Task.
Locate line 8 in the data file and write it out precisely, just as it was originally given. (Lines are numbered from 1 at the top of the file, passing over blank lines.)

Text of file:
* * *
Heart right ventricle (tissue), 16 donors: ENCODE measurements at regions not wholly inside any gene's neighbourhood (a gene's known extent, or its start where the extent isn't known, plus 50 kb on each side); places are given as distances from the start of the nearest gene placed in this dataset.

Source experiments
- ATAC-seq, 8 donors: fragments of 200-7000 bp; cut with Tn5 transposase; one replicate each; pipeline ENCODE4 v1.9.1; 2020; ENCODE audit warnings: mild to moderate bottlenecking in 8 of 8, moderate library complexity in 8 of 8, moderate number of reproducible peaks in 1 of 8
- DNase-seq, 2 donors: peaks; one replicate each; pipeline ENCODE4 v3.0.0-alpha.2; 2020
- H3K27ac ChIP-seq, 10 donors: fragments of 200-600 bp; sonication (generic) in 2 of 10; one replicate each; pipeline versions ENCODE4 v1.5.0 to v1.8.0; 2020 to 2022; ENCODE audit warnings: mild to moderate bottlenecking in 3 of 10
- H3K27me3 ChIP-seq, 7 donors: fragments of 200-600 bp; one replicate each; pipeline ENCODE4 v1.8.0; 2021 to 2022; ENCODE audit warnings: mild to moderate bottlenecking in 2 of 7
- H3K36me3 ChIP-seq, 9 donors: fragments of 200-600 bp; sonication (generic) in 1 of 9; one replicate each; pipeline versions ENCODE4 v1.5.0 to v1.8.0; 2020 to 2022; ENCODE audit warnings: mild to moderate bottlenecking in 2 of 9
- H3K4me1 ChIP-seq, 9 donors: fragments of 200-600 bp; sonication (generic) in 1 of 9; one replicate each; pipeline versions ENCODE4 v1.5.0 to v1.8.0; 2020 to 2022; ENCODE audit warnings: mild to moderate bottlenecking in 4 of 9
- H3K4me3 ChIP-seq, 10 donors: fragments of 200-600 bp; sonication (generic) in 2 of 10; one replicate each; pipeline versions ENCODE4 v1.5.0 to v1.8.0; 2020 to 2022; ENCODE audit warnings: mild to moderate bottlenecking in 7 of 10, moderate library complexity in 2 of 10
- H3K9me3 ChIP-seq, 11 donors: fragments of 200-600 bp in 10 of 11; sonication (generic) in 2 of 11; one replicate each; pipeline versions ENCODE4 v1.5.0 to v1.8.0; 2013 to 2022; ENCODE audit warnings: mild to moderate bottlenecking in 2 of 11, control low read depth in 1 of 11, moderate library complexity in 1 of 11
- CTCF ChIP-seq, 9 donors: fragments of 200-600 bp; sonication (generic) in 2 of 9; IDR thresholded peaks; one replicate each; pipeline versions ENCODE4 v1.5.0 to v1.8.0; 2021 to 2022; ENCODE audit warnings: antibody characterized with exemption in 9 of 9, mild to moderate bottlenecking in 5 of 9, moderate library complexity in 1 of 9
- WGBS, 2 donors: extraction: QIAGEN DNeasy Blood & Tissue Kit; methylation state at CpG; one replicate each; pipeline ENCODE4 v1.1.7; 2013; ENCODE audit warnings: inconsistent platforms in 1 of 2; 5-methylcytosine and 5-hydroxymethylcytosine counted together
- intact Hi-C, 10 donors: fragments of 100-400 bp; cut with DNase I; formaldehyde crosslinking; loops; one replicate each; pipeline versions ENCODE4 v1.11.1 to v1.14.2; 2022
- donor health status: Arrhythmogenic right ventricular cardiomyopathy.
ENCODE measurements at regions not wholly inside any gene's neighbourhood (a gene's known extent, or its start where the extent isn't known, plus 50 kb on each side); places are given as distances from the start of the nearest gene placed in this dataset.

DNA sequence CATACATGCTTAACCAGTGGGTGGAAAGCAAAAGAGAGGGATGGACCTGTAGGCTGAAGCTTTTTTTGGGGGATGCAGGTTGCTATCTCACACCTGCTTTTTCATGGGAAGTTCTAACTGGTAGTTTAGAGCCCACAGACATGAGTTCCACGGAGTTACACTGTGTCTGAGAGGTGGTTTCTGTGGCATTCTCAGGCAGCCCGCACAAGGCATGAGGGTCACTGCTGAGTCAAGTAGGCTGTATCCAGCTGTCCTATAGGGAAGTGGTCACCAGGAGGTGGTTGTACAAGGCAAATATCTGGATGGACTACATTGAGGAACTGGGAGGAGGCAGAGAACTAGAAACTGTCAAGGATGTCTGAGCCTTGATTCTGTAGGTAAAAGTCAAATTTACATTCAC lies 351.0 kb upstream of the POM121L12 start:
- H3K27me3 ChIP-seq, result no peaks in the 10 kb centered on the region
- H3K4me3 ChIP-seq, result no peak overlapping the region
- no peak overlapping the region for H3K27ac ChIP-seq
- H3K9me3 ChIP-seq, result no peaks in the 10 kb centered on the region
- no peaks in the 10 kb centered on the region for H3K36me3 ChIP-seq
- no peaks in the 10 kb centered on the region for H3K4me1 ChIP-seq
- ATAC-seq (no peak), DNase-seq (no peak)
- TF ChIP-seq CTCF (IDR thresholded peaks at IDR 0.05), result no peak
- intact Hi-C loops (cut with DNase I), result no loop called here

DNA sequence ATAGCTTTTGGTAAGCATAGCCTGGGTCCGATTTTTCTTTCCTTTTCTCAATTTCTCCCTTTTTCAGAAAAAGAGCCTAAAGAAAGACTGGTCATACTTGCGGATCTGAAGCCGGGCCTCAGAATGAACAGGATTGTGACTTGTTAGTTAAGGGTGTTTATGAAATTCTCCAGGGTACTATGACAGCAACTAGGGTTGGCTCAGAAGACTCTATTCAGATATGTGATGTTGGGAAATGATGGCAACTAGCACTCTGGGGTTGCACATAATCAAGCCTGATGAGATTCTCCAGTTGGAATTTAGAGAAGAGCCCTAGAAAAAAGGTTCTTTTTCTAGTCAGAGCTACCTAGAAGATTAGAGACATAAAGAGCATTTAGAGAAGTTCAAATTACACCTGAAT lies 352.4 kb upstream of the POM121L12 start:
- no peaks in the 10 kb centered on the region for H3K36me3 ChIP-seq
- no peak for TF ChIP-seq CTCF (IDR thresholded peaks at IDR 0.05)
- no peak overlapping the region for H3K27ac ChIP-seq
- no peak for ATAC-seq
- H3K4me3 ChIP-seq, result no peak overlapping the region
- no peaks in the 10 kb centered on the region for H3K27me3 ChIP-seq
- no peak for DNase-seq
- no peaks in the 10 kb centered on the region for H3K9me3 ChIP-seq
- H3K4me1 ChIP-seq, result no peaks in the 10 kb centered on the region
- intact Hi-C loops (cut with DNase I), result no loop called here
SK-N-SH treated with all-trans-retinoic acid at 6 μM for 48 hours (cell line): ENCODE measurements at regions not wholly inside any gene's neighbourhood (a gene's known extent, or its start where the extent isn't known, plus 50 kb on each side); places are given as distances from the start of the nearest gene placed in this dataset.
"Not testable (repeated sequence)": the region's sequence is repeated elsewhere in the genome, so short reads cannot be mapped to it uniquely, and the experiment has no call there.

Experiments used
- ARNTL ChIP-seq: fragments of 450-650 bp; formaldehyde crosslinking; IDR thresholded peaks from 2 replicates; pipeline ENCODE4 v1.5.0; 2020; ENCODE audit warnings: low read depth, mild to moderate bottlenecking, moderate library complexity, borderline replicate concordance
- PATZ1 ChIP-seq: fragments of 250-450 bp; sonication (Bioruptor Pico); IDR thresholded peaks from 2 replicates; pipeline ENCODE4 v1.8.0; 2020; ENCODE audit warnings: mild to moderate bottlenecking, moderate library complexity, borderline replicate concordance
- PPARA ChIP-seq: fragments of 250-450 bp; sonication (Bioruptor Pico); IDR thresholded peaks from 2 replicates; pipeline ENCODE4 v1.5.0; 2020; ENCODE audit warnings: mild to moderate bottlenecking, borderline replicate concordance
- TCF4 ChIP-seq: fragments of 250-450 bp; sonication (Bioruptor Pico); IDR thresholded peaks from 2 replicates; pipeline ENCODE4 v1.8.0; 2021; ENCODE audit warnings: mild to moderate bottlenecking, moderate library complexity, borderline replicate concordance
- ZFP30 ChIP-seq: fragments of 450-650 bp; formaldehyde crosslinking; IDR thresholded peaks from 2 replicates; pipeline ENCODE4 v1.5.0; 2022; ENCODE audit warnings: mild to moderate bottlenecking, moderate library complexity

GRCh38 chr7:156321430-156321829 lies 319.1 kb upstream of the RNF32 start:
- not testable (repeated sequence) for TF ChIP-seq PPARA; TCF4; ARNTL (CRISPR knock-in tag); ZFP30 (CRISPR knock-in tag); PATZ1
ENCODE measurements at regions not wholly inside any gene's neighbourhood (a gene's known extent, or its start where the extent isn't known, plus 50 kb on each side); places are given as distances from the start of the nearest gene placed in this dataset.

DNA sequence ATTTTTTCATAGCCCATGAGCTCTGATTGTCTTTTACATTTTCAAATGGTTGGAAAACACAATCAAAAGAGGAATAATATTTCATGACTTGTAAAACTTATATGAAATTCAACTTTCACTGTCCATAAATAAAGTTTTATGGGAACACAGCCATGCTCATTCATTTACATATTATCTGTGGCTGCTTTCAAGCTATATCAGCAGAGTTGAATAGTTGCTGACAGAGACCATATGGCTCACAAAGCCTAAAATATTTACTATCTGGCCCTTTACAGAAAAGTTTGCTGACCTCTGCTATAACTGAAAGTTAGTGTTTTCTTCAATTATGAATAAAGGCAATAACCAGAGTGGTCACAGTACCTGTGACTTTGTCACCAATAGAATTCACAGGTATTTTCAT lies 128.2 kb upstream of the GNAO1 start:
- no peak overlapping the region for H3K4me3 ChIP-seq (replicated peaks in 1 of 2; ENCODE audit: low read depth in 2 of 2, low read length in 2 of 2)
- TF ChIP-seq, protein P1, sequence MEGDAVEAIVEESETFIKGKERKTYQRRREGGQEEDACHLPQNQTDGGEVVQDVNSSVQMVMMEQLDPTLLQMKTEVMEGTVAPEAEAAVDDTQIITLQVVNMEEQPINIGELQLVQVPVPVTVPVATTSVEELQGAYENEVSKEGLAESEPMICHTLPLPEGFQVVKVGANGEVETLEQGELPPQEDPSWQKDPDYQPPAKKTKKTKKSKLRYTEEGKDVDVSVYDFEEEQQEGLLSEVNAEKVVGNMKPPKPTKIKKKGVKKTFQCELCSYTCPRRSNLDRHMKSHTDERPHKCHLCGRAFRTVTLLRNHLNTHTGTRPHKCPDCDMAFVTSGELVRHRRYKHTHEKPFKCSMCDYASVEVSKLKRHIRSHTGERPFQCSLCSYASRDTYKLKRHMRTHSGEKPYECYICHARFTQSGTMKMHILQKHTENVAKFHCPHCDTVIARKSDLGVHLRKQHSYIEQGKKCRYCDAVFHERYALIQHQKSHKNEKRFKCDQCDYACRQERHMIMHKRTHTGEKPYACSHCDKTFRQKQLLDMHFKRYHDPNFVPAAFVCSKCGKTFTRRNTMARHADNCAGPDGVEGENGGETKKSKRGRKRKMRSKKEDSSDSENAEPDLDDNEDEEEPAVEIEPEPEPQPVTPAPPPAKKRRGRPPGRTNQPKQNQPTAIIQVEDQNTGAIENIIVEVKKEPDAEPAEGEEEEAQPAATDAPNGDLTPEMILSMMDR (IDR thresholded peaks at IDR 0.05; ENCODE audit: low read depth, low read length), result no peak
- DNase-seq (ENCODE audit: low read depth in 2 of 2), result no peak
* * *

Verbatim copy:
- H3K4me1 ChIP-seq, 9 donors: fragments of 200-600 bp; sonication (generic) in 1 of 9; one replicate each; pipeline versions ENCODE4 v1.5.0 to v1.8.0; 2020 to 2022; ENCODE audit warnings: mild to moderate bottlenecking in 4 of 9